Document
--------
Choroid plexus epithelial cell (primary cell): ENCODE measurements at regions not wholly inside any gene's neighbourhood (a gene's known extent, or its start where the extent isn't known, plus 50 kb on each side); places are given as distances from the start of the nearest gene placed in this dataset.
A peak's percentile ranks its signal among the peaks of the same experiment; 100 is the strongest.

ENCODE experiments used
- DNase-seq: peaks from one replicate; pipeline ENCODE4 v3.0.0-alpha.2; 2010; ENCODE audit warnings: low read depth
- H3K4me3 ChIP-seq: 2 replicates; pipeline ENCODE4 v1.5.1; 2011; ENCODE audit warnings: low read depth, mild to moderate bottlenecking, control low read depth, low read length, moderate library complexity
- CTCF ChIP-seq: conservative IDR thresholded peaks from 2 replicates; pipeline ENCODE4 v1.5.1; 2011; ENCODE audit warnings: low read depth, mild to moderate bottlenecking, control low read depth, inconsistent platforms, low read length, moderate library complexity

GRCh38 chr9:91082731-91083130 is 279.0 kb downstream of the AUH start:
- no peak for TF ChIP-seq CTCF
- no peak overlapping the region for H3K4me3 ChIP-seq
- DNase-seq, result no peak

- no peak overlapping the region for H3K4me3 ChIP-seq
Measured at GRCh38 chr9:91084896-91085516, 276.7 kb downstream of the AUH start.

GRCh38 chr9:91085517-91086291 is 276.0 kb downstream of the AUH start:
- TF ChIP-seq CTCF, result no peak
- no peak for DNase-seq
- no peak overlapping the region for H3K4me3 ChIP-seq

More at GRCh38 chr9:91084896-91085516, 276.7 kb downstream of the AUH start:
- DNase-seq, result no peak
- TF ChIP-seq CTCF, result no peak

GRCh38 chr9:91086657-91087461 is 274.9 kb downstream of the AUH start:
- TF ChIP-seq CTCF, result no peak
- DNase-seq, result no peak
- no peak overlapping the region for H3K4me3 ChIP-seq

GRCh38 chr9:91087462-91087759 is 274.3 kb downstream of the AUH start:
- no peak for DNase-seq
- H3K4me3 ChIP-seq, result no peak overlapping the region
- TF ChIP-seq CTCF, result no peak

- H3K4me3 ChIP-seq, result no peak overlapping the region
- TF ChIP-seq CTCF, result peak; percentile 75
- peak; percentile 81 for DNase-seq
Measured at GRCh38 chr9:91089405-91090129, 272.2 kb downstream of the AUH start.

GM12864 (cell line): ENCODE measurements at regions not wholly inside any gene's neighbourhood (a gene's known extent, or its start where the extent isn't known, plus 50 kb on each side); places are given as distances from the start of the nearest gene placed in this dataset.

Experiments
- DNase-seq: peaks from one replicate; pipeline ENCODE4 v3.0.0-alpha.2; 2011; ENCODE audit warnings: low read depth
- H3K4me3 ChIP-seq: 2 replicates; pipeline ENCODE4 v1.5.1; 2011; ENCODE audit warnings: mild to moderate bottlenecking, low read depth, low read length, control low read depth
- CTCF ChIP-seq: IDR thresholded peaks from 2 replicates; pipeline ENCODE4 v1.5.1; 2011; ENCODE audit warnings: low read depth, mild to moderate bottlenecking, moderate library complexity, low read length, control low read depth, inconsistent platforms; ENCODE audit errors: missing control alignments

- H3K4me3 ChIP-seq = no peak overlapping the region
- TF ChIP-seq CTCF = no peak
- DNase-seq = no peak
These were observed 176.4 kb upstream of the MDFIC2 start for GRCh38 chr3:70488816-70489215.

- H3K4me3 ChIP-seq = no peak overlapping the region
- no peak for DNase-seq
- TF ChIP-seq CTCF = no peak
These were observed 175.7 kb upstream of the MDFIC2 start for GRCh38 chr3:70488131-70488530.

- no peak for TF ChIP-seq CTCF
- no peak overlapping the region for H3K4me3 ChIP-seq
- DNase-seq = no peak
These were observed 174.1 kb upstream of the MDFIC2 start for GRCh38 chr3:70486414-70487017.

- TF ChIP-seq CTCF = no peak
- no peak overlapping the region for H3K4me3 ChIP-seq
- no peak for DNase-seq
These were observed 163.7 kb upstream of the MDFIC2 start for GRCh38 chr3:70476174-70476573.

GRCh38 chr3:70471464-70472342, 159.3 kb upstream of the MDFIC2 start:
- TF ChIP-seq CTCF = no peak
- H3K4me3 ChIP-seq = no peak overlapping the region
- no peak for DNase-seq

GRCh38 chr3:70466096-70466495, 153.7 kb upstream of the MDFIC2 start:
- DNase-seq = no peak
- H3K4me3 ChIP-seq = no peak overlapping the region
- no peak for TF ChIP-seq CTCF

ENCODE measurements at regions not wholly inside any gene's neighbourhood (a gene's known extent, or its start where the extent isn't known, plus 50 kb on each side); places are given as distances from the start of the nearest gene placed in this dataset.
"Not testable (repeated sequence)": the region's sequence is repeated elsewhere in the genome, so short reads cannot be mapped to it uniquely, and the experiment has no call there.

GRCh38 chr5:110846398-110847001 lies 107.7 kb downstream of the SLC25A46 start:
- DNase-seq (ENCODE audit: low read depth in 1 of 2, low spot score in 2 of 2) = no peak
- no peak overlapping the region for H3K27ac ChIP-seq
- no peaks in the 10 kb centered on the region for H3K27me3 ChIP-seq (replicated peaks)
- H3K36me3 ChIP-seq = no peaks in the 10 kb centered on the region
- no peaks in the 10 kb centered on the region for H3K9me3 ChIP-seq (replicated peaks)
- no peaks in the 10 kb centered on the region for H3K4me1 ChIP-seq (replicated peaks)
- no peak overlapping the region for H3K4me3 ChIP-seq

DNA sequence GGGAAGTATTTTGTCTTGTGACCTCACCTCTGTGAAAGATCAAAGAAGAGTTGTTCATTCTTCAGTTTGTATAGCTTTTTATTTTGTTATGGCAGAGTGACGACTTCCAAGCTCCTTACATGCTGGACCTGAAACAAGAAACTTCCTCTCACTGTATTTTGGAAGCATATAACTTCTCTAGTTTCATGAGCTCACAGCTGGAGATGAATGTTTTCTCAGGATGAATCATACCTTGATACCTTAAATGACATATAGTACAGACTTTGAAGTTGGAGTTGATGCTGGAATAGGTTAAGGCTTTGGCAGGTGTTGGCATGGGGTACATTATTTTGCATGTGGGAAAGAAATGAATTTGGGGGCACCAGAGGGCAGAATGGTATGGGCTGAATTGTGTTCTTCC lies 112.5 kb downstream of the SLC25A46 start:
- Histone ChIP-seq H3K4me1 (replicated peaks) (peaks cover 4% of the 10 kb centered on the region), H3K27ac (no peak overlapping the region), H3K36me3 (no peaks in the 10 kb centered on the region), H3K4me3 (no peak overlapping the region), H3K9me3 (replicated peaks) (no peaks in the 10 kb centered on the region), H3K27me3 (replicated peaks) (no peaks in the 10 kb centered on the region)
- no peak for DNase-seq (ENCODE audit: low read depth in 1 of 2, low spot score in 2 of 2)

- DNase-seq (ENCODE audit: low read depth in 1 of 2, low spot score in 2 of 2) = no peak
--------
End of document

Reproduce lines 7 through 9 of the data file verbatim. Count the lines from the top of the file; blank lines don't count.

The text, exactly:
GRCh38 chr9:91082731-91083130 is 279.0 kb downstream of the AUH start:
- no peak for TF ChIP-seq CTCF
- no peak overlapping the region for H3K4me3 ChIP-seq